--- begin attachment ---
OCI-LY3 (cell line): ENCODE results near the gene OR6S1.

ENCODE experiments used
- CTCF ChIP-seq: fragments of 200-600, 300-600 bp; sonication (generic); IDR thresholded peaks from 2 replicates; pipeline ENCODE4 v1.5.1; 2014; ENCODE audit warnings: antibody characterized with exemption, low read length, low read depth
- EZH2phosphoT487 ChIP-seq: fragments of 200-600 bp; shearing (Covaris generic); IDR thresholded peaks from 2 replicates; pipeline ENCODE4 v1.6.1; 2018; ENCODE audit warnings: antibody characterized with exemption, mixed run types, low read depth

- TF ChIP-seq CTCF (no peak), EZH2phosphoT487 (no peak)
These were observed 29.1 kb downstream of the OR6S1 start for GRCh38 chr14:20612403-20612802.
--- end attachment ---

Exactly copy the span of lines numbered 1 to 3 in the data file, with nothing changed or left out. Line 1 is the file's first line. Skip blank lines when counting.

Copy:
OCI-LY3 (cell line): ENCODE results near the gene OR6S1.

ENCODE experiments used
- CTCF ChIP-seq: fragments of 200-600, 300-600 bp; sonication (generic); IDR thresholded peaks from 2 replicates; pipeline ENCODE4 v1.5.1; 2014; ENCODE audit warnings: antibody characterized with exemption, low read length, low read depth